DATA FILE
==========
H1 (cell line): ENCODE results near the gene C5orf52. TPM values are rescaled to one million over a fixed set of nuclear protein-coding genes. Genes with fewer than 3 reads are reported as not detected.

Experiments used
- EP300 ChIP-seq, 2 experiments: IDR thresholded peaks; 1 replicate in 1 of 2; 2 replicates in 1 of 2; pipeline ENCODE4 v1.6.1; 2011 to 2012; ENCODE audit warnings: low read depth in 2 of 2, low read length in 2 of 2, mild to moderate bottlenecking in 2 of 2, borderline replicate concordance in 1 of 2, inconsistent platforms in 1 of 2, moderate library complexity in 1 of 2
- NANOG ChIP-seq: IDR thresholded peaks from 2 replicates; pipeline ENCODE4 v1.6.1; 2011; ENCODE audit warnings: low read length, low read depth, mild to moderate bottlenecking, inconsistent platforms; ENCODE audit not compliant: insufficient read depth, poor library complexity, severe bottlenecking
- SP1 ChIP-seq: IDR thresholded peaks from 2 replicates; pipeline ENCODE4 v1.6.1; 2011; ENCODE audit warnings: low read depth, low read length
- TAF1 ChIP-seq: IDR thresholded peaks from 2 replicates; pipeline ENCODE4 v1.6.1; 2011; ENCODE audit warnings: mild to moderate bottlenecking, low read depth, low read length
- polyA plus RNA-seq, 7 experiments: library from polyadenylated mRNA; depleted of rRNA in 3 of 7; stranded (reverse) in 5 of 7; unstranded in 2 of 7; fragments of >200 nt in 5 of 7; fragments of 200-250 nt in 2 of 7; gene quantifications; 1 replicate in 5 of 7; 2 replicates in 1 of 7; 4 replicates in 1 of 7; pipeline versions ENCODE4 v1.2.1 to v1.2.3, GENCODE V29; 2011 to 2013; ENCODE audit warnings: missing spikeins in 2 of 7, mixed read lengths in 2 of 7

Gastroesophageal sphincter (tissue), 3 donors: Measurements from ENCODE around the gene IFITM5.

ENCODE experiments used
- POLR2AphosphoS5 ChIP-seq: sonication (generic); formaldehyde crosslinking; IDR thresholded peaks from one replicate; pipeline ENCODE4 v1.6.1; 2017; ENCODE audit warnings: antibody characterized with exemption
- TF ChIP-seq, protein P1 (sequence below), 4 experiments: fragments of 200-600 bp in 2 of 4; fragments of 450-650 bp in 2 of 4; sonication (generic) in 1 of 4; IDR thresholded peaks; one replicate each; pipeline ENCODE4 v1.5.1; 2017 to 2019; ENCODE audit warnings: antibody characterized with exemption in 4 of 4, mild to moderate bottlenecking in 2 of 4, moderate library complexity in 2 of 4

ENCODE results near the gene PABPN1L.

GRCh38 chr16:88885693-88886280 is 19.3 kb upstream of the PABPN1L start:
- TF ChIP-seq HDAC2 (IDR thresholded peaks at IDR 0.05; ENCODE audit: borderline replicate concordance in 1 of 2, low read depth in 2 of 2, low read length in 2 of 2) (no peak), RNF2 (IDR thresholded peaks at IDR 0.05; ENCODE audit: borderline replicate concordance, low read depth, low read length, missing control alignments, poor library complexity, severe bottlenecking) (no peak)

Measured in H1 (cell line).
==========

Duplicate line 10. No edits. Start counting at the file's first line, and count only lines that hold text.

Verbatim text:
- POLR2AphosphoS5 ChIP-seq: sonication (generic); formaldehyde crosslinking; IDR thresholded peaks from one replicate; pipeline ENCODE4 v1.6.1; 2017; ENCODE audit warnings: antibody characterized with exemption